### Contents

#### Special Relativity

#### Group Theory

#### The Lagrangian Formalism

*something,*which is commonly called Lagrangian. Demanding that physics is the same in all frames of reference enables us then to derive the fundamental equations of Quantum Field Theory, Quantum Mechanics, Special Relativity, Electrodynamics and Classical Mechanics.

#### Gauge Theory

- Spacetime symmetries enable us to derive equations that describe free particles.
- Internal symmetries enable us to derive equations that describe interacting particles.

#### Quantum Mechanics

#### Quantum Field Theory

#### Electrodynamics

#### Classical Mechanics

#### Appendices

### What Readers Say

The main purpose of this book is to present an updated modern approach to physical theories thorough symmetry methods. It shall not be understood as a pure academical approach like many other monographs on the subject, but as an intuitive approach that tries to introduce and justify the concepts and notions in a natural and physically motivated way, deprived from the formal machinery that usually is at the source of difficulties for the beginner. As a first contact text it is remarkably well written and motivated, and constitutes a very good preparation for the study of the hard formalism of more advanced books.

*The complete zbMATH review can be read here.*

#### Rutwig Campoamor-Stursberg

I have just finished your great book, and stand by my glowing Amazon review. […] I also very much enjoyed the bonus chapter, as it contained a little speculative look ahead, answering questions that naturally come up after reading a text such as this. Introducing physics from an analysis of symmetries has given me a new appreciation of the surpassing beauty of the standard model. It motivates so much of what had seemed to me before to be a mass of unrelated formulae, and I also see now more clearly the process of developing a GUT. You hit the balance exactly right for a mathematically trained yet physics novice like me. I will close by saying thank you again, and *please* write another book! I would like to see a sequel, perhaps expanding on the topic of the bonus chapter.

#### Jandro Kirkish

So it was with great anticipation that I read *Physics from Symmetry*, where the author attempts, as the title indicates, to derive much of physics from symmetry. I had heard of Noether’s theorem that says each symmetry is related to a conservation law, but had not seen it worked out in detail until I looked at this book. Nor had I any idea of how far one could go from just these ideas and a willingness to forge ahead with calculations and see where they lead.

This is not a mathematics book. There are no theorems or proofs. What there are is plenty of ideas, clear explanations, detailed calculations and tons of footnotes.

*The complete MAA review can be read here.*

#### Peter Rabinovitch – MAA Review

Thank you for writing this wonderful book. By way of background I am not a physicist by training but a EE trying to learn more about QFT for no other purpose than the love of the subject.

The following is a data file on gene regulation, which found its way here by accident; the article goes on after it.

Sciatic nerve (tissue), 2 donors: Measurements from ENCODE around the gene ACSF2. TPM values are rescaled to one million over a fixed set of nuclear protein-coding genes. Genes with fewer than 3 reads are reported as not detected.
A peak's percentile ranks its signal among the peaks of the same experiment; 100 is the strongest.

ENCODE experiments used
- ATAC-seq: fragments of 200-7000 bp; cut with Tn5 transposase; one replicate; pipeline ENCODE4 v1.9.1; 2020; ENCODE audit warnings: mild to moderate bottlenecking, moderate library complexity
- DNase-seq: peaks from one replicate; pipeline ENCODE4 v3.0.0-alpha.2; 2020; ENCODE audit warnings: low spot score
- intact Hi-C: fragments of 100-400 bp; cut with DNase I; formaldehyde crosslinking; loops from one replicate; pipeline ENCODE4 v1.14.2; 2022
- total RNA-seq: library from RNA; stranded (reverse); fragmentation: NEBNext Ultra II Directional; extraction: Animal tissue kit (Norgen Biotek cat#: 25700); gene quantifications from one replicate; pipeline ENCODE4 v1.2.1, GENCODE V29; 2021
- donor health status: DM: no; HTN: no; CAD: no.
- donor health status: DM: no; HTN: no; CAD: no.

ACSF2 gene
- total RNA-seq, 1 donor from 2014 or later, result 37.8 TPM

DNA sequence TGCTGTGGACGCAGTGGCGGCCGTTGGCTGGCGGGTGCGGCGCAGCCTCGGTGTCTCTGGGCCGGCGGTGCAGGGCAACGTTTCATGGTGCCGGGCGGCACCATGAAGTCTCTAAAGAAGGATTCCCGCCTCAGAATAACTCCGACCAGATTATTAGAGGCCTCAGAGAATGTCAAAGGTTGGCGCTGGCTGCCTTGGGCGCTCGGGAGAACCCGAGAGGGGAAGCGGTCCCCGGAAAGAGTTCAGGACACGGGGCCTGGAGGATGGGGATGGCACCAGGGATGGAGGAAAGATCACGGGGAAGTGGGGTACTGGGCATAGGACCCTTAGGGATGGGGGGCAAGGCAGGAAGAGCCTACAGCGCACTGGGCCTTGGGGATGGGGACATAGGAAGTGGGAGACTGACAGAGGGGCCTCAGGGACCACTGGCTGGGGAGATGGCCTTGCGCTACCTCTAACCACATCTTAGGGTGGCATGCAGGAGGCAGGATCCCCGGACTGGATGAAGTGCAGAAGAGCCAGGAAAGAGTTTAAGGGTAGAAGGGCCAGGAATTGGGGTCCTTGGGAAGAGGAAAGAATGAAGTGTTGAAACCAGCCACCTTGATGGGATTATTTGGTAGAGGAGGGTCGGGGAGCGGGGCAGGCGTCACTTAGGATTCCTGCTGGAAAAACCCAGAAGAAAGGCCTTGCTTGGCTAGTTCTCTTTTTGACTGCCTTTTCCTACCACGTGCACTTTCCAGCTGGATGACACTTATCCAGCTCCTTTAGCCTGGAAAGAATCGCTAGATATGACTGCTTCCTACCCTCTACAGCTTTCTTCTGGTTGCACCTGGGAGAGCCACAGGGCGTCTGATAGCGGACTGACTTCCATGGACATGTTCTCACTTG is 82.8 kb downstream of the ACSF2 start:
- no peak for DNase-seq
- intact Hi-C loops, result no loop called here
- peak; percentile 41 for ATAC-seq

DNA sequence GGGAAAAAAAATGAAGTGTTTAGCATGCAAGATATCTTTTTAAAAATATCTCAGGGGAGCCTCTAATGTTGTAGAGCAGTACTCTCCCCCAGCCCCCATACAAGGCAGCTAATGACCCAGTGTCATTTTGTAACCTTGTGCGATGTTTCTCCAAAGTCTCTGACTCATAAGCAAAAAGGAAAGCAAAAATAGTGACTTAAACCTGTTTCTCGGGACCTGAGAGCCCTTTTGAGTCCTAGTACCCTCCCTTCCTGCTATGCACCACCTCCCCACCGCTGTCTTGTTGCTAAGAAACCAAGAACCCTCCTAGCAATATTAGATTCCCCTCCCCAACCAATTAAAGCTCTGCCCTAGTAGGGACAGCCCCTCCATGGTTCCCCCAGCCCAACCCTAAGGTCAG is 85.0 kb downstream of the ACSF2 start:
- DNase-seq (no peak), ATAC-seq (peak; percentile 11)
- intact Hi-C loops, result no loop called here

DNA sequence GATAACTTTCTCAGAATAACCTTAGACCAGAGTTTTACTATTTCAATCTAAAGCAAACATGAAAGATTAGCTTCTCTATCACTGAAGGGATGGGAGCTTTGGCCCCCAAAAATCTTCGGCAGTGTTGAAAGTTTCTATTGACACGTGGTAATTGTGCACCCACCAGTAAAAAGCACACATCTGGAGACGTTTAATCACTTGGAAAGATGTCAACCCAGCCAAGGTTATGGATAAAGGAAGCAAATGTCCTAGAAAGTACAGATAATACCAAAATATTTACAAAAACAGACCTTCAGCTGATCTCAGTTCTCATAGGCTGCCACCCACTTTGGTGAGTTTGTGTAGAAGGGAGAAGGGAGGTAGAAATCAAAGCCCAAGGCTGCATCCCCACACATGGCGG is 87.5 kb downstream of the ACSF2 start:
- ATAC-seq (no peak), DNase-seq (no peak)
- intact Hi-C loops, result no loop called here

#### Joey Ooi

GREAT book!

#### Peter Freed

First let me tell you that I liked your book a lot . It is the best introduction to physics I have read in a long time . I don’t know whether the university you are affiliated with has any contacts with Coursera ? I do believe that your book would be an excellent basis for a course at Coursera . It is just the right level to be able to interest a broad group of people .

This book should be a must for every science and math undergraduate . It is the right way to introduce physics to young students and a significant improvement on the way in which undergraduate courses started with classical physics . The beauty of the subject is made obvious and the built up of the field of physics is clearly illustrated ; without compromising on the maths . The structure of the book is well thought through and the student is helped a lot by the diagrams and the summaries at the start of each part . The math required is explained in the appendices just at the right level and with the same clarity as we find in the bulk of the book .

#### Rudy Blyweert

I think this is a superb book. For a long time it has fascinated me, how much physics that can be derived from symmetry. Somehow I have had the intuition that almost all physics is the result of symmetry, but I did never have the time to dive into the advanced textbooks of quantum field theory, since it is not my field of speciality (I am a physicist, but in my field of research those things are considered “irrelevant”. Therefore, I have to study the physics that interests me most in my spare time, a common problem for researchers). I really love this book, since I at last have found a lucid text that I can read on the train, sitting in a park etc. Symmetry is really the core of physics, and I hope future teachers will adopt Jakob Schwichtenbergs approach in teaching physics with symmetry as its foundation.

#### G. Ullman